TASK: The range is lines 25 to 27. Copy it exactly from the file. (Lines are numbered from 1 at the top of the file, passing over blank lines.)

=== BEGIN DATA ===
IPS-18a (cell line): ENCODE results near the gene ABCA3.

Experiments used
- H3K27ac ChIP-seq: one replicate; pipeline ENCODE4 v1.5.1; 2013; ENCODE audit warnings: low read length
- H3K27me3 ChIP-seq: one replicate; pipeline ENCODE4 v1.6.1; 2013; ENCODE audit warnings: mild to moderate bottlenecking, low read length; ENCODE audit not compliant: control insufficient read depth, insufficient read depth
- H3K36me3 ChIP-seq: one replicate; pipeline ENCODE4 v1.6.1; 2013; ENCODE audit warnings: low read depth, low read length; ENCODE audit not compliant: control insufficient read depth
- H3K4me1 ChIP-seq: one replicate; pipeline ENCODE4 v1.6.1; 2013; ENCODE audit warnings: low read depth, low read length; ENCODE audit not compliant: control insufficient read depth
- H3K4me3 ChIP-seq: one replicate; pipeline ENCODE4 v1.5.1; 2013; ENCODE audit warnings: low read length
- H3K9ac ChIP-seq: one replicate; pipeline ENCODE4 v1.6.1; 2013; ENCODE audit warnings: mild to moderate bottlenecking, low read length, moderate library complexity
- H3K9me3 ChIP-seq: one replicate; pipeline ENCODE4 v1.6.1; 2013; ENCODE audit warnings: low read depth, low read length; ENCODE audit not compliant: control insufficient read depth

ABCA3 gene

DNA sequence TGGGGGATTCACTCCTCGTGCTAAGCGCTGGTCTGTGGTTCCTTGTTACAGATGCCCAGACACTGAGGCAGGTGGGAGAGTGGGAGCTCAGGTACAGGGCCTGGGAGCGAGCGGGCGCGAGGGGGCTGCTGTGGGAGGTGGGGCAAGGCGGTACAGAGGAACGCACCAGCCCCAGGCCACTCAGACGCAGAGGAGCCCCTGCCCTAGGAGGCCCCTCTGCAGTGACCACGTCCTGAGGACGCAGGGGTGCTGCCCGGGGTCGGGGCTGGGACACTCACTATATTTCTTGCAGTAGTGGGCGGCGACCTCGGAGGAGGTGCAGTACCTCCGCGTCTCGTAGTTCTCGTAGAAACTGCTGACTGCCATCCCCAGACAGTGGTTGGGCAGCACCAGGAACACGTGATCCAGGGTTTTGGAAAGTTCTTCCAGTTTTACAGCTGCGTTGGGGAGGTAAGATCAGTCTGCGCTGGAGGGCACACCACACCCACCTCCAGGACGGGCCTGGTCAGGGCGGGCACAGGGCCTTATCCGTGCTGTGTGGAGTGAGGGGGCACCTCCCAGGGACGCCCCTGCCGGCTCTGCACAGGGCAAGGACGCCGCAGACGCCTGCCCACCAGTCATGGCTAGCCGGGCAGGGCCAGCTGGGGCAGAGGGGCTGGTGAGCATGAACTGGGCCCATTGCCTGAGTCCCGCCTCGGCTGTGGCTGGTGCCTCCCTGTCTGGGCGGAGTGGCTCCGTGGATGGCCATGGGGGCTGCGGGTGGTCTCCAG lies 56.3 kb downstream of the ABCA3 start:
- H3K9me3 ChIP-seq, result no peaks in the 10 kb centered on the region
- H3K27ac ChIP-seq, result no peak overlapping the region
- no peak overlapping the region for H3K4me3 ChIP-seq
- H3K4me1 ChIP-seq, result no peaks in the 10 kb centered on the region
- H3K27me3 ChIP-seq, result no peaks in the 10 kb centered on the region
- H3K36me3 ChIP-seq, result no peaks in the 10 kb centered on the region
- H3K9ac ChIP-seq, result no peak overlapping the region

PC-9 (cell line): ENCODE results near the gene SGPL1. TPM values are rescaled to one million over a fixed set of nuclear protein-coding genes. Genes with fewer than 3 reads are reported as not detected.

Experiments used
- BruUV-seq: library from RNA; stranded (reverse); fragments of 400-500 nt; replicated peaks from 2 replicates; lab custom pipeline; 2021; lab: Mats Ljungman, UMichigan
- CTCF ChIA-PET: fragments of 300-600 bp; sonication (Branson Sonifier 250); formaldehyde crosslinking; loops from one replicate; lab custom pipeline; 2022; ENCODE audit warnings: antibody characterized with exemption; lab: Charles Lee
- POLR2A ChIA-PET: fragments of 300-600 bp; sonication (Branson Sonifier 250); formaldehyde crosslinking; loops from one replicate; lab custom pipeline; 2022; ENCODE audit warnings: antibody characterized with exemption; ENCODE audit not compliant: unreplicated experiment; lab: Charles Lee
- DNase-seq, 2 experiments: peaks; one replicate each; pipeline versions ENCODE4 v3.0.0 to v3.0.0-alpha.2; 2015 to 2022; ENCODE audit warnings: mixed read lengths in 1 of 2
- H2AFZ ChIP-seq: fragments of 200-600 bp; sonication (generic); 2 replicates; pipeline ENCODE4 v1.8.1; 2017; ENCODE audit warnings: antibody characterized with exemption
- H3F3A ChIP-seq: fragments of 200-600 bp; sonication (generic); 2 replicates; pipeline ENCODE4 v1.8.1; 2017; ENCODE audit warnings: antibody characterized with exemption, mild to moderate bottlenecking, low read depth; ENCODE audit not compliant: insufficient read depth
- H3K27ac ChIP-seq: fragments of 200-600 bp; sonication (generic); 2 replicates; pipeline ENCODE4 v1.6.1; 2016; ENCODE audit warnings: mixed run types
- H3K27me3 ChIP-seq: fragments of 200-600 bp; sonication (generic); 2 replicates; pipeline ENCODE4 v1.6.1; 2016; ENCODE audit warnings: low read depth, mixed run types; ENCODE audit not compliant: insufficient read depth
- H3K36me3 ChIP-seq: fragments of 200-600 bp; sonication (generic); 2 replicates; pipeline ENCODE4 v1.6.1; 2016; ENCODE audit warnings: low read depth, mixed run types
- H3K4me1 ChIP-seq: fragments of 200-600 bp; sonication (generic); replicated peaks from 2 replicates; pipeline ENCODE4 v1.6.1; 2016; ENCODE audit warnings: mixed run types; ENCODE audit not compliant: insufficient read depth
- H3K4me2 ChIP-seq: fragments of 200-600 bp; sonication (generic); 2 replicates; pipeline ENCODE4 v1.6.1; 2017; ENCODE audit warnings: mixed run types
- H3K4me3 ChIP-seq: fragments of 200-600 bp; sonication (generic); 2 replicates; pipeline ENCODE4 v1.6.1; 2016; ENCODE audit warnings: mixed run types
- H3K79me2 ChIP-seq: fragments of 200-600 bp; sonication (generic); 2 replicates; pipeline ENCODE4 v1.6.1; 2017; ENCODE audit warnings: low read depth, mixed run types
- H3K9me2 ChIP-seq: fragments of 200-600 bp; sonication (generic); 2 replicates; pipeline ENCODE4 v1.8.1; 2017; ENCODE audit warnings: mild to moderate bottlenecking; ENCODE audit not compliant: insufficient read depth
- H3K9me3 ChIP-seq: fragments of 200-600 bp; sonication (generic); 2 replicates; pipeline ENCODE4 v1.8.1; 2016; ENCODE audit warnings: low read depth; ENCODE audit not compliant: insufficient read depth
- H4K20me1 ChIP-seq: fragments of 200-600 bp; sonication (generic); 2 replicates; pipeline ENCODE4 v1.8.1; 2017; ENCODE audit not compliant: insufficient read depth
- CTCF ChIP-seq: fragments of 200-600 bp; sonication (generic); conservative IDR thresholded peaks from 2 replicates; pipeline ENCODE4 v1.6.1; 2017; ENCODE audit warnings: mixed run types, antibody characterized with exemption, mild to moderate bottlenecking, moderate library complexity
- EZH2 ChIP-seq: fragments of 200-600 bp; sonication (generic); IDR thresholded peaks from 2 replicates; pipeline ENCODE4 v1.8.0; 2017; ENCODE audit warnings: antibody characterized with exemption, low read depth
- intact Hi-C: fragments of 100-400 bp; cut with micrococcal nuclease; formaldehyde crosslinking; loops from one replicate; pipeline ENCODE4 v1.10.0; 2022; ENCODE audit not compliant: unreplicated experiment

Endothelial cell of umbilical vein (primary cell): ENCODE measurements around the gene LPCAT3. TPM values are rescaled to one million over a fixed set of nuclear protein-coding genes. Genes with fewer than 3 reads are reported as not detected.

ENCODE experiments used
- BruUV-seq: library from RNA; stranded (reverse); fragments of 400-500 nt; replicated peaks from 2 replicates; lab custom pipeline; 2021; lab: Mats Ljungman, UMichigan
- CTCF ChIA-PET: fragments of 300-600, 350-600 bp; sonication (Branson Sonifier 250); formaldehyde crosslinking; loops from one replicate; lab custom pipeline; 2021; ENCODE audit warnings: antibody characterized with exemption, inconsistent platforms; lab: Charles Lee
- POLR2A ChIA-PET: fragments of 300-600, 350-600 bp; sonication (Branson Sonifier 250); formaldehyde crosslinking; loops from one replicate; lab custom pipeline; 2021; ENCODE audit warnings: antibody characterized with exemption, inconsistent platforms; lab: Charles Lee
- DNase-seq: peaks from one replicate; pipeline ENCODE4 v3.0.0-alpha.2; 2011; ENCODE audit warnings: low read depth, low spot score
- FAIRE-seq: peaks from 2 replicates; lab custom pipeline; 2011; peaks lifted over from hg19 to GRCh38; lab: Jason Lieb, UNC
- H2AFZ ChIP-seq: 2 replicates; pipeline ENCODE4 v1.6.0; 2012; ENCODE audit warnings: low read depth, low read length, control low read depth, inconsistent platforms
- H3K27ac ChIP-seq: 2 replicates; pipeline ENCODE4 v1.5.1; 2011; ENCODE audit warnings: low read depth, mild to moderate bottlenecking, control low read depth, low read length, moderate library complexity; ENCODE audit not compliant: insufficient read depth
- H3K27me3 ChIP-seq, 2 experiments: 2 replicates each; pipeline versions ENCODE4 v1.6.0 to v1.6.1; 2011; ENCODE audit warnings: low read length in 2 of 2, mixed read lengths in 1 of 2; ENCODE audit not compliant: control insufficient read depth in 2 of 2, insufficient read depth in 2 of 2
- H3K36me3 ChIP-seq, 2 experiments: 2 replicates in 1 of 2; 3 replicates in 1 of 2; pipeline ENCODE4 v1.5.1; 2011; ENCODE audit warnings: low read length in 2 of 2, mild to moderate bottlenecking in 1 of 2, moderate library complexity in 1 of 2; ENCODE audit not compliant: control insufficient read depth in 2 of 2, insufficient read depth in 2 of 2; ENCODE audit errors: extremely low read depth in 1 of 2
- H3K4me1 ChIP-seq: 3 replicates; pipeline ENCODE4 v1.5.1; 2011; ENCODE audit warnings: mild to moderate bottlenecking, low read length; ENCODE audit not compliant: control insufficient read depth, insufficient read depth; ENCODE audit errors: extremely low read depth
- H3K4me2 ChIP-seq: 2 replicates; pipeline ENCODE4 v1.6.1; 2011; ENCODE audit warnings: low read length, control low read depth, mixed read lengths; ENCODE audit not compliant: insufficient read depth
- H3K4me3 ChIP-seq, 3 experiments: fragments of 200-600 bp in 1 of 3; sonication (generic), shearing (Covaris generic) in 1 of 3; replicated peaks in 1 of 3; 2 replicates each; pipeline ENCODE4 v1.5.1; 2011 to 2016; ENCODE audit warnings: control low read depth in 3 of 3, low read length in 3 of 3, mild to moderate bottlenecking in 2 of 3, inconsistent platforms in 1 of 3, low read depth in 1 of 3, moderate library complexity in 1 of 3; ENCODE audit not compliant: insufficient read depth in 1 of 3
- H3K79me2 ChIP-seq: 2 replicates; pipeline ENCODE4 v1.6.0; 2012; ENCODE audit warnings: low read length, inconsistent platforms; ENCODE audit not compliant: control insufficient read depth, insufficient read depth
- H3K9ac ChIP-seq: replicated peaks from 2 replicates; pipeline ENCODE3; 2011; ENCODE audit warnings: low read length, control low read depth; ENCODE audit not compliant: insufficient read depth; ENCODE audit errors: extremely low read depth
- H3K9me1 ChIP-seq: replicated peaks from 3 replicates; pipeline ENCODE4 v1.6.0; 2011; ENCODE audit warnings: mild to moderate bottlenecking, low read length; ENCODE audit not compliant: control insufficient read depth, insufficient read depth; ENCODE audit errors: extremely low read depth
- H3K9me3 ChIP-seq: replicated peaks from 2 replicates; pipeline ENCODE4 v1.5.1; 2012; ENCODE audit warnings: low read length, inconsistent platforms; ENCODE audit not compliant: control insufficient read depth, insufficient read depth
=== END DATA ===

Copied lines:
- H2AFZ ChIP-seq: fragments of 200-600 bp; sonication (generic); 2 replicates; pipeline ENCODE4 v1.8.1; 2017; ENCODE audit warnings: antibody characterized with exemption
- H3F3A ChIP-seq: fragments of 200-600 bp; sonication (generic); 2 replicates; pipeline ENCODE4 v1.8.1; 2017; ENCODE audit warnings: antibody characterized with exemption, mild to moderate bottlenecking, low read depth; ENCODE audit not compliant: insufficient read depth
- H3K27ac ChIP-seq: fragments of 200-600 bp; sonication (generic); 2 replicates; pipeline ENCODE4 v1.6.1; 2016; ENCODE audit warnings: mixed run types